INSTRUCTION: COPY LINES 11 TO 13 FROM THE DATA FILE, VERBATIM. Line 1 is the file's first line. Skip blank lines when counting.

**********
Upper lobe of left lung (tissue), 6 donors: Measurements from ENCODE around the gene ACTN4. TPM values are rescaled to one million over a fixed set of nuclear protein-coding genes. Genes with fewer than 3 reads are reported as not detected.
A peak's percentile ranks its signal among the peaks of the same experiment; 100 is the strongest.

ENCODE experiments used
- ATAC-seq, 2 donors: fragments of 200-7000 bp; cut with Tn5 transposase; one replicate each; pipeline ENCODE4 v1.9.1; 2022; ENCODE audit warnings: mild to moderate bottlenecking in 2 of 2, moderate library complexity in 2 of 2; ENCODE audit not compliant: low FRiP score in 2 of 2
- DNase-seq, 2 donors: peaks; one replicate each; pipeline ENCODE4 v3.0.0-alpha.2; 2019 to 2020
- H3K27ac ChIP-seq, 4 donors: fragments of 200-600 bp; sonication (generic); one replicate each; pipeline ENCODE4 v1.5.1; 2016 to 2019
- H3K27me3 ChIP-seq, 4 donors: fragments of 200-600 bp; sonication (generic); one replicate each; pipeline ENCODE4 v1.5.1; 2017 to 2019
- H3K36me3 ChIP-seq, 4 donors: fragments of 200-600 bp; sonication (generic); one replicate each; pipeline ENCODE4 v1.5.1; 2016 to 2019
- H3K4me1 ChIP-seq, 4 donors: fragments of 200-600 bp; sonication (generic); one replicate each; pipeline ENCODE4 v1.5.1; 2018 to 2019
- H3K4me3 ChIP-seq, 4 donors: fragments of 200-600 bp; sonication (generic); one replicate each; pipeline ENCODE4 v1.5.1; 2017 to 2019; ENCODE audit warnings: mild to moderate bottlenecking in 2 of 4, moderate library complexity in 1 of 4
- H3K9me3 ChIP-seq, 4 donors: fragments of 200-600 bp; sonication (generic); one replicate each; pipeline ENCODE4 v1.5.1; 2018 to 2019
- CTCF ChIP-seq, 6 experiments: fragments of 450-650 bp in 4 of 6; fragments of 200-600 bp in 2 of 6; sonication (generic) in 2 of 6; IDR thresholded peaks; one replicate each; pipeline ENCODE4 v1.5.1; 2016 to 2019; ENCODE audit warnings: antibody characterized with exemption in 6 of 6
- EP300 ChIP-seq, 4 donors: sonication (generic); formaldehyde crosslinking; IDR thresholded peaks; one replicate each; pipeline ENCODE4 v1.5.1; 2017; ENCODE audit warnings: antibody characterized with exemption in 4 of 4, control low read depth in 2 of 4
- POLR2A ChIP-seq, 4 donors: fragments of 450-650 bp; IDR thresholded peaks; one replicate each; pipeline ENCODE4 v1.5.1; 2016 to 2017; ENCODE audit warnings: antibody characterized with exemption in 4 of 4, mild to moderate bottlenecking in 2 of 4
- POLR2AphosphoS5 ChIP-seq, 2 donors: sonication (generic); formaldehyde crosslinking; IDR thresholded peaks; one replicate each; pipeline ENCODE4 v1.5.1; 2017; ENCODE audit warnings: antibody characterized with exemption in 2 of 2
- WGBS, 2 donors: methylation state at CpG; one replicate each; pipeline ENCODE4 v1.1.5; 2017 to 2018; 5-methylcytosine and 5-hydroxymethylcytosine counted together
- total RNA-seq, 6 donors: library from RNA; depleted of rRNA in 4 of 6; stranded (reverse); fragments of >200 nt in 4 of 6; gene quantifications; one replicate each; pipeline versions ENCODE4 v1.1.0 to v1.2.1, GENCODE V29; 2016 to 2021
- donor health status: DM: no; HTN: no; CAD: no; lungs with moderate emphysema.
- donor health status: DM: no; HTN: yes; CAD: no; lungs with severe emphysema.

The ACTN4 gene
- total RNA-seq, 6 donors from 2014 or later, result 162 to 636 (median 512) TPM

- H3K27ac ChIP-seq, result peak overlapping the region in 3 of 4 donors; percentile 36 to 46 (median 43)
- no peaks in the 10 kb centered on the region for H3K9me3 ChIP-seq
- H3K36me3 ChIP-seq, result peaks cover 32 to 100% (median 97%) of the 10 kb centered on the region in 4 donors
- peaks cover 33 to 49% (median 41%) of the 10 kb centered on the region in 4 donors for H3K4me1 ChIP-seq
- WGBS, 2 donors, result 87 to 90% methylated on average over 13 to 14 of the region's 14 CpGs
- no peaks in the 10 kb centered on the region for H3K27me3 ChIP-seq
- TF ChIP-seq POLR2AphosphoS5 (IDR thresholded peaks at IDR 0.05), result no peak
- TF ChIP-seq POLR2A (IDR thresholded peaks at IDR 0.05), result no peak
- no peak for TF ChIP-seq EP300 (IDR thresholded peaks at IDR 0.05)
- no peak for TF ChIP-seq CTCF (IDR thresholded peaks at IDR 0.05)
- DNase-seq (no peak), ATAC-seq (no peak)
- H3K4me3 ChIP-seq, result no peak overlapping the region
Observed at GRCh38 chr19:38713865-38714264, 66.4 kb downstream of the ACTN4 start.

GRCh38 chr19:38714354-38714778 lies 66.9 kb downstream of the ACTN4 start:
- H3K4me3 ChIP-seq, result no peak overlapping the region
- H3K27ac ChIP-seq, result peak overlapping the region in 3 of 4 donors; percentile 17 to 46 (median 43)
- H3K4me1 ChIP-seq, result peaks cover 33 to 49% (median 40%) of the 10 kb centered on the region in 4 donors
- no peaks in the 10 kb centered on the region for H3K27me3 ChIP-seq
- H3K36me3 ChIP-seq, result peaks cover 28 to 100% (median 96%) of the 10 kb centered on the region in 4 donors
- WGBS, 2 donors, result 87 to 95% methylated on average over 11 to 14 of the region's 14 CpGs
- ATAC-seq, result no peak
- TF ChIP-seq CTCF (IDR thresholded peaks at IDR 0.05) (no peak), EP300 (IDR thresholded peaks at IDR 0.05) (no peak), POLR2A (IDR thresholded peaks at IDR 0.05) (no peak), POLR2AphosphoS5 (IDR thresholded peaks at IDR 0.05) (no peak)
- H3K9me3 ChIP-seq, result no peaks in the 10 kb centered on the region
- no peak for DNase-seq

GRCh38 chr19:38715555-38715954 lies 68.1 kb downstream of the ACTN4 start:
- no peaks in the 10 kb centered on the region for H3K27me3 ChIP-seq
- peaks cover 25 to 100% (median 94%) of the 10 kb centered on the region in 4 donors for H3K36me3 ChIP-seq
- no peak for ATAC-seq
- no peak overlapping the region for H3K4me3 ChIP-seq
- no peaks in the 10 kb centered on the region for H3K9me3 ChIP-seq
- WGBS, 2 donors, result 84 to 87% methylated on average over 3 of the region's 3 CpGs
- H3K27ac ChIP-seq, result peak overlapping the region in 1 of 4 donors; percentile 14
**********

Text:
- H3K9me3 ChIP-seq, 4 donors: fragments of 200-600 bp; sonication (generic); one replicate each; pipeline ENCODE4 v1.5.1; 2018 to 2019
- CTCF ChIP-seq, 6 experiments: fragments of 450-650 bp in 4 of 6; fragments of 200-600 bp in 2 of 6; sonication (generic) in 2 of 6; IDR thresholded peaks; one replicate each; pipeline ENCODE4 v1.5.1; 2016 to 2019; ENCODE audit warnings: antibody characterized with exemption in 6 of 6
- EP300 ChIP-seq, 4 donors: sonication (generic); formaldehyde crosslinking; IDR thresholded peaks; one replicate each; pipeline ENCODE4 v1.5.1; 2017; ENCODE audit warnings: antibody characterized with exemption in 4 of 4, control low read depth in 2 of 4